Water is the most abundant substance on the planet, and yet we know relatively little about it. How does it form? Where does it come from? How does it cycle through the world? All these details are important to understanding how water and the biosphere function.
In this post, we explain what starts are, why they are important, and how they can help you get things done by leading you to the starting point of your task. This is a critical article for anyone who wants to be more productive with their time.
In the rush to get the new iPhone X out the door, Apple might have missed an opportunity to make an important statement. Though the iPhone X is the first phone to feature facial recognition, and is also the first of Apple’s phones to use an OLED screen, it is not the first iPhone with a curved screen. The iPhone 6, the iPhone 6 Plus, and the iPhone 7 all have curved screens.. Read more about how are stars formed and let us know what you think.
THE SCIENCE OF ASCENT
For more than 30 years, my favorite part of working for the magazine has been photographing and reporting on supercross and national motocross races, and talking to Roger DeCoster, the mechanics and riders in the pits. Motocross has been in my blood since 1970 and I have enjoyed watching the sport develop. But lately, the number of photographers working on COVID-19 forced me to watch the Supercross on TV with friends. Outside of racing, my favorite segment is Kawasaki Supercross Science with Jeremy McGrath. The science of starting has improved my performance in the race.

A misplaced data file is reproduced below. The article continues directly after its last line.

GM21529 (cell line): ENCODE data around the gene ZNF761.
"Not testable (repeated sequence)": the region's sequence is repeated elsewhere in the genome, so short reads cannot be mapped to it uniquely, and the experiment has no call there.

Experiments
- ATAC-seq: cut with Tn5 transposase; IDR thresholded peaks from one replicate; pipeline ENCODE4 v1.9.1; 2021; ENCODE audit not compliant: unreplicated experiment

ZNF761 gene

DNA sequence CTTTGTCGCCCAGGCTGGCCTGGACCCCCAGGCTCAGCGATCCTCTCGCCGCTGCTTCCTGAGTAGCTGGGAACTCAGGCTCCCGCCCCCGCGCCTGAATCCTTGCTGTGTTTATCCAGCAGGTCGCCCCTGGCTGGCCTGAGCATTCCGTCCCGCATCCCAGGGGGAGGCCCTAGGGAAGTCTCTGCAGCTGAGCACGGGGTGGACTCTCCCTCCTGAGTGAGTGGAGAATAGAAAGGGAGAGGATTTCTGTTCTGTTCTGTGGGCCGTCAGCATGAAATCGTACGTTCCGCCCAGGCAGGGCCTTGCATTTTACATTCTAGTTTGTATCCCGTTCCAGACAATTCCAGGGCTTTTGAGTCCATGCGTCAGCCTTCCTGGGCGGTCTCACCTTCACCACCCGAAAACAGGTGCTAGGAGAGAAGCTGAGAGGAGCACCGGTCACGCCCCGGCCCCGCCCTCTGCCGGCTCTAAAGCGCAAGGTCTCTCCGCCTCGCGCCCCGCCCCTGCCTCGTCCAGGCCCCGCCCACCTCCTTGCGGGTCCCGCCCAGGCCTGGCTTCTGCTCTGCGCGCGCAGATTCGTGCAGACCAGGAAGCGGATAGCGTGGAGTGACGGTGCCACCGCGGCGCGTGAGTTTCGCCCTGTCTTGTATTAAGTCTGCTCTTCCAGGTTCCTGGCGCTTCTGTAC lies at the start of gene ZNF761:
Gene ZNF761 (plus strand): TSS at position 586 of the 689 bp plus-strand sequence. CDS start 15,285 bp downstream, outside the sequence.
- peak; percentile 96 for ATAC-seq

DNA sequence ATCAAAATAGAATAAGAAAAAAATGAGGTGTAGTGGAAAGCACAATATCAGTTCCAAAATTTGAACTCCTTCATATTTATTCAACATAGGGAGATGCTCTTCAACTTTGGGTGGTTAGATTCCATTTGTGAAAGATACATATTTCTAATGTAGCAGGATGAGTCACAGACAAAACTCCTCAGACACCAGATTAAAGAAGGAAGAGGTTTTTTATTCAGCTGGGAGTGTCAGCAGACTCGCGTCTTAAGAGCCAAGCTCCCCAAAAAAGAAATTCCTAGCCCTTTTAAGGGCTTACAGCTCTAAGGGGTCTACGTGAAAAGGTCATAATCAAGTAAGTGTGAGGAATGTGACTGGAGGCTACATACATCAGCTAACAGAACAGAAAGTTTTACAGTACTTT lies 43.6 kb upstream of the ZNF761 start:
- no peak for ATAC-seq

After finishing in the middle of the support group on my dad’s Yamaha DT1 in the 250 class at the Denver International Races, I became the proud owner of a used 1969 Penton 125 Six Days Enduro. In my first year of racing, I was always one place away from the trophy. I realized that there were faster riders on faster bikes, so I had to pass my competitors. The best place to pass everyone was at the start, where there was no one in front of me on the track. This became even more evident when I started racing mountain bikes and then UTVs: the bigger and wider your machine, the more important it is to start at the front. That’s how my start-up science began.
In the beginning, most launches were controlled by rubber bands. A surgical tube was stretched at both ends of the starting line and wrapped around a Phillips screwdriver that was inserted into the center pole. A strong rope was attached to the screwdriver so that the starter could not be seen. I went to the starting line early and watched the start ahead of me to learn the procedure and set up next to the center post. When that line moved, I threw in the clutch and took the lead for most of the field – and started to get some swag.
When I moved to Virginia, there was a big lane in Chesapeake that started with a traffic light; it was red/yellow/green and I didn’t even look at the green. When the yellow flashed, I was driving and tended to swerve. I was riding a friend’s 175 once and cranked it up so much that future national champion Tony Distefano needed a whole lap to catch up and pass me.